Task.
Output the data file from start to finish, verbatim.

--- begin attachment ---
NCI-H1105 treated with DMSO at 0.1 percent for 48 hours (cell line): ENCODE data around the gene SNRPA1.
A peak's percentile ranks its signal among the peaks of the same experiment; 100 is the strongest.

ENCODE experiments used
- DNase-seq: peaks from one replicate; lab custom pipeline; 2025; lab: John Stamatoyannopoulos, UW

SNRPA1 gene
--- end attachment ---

NCI-H1105 treated with DMSO at 0.1 percent for 48 hours (cell line): ENCODE data around the gene SNRPA1.
A peak's percentile ranks its signal among the peaks of the same experiment; 100 is the strongest.

ENCODE experiments used
- DNase-seq: peaks from one replicate; lab custom pipeline; 2025; lab: John Stamatoyannopoulos, UW

SNRPA1 gene